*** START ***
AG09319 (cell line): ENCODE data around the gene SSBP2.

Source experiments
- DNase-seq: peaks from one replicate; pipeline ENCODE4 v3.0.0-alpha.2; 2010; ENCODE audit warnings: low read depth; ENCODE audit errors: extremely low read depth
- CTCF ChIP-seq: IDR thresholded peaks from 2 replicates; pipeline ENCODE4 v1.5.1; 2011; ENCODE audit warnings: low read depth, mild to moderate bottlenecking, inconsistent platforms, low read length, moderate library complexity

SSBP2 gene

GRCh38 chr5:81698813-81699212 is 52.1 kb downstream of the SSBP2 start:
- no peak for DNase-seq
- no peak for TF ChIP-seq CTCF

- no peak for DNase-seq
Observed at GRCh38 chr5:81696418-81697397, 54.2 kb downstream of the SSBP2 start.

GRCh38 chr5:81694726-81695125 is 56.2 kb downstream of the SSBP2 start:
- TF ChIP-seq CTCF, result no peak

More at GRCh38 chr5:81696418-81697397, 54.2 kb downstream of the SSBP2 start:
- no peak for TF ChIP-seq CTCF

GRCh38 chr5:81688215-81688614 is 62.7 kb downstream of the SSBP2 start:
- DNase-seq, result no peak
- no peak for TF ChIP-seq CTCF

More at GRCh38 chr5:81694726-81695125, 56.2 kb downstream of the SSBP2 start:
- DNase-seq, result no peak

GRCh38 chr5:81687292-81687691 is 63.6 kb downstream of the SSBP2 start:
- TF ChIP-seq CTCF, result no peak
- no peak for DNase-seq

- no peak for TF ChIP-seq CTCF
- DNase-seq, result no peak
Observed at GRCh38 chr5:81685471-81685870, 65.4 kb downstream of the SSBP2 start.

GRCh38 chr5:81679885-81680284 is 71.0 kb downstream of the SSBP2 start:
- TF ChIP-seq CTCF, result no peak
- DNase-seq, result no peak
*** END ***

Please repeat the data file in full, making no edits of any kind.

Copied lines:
AG09319 (cell line): ENCODE data around the gene SSBP2.

Source experiments
- DNase-seq: peaks from one replicate; pipeline ENCODE4 v3.0.0-alpha.2; 2010; ENCODE audit warnings: low read depth; ENCODE audit errors: extremely low read depth
- CTCF ChIP-seq: IDR thresholded peaks from 2 replicates; pipeline ENCODE4 v1.5.1; 2011; ENCODE audit warnings: low read depth, mild to moderate bottlenecking, inconsistent platforms, low read length, moderate library complexity

SSBP2 gene

GRCh38 chr5:81698813-81699212 is 52.1 kb downstream of the SSBP2 start:
- no peak for DNase-seq
- no peak for TF ChIP-seq CTCF

- no peak for DNase-seq
Observed at GRCh38 chr5:81696418-81697397, 54.2 kb downstream of the SSBP2 start.

GRCh38 chr5:81694726-81695125 is 56.2 kb downstream of the SSBP2 start:
- TF ChIP-seq CTCF, result no peak

More at GRCh38 chr5:81696418-81697397, 54.2 kb downstream of the SSBP2 start:
- no peak for TF ChIP-seq CTCF

GRCh38 chr5:81688215-81688614 is 62.7 kb downstream of the SSBP2 start:
- DNase-seq, result no peak
- no peak for TF ChIP-seq CTCF

More at GRCh38 chr5:81694726-81695125, 56.2 kb downstream of the SSBP2 start:
- DNase-seq, result no peak

GRCh38 chr5:81687292-81687691 is 63.6 kb downstream of the SSBP2 start:
- TF ChIP-seq CTCF, result no peak
- no peak for DNase-seq

- no peak for TF ChIP-seq CTCF
- DNase-seq, result no peak
Observed at GRCh38 chr5:81685471-81685870, 65.4 kb downstream of the SSBP2 start.

GRCh38 chr5:81679885-81680284 is 71.0 kb downstream of the SSBP2 start:
- TF ChIP-seq CTCF, result no peak
- DNase-seq, result no peak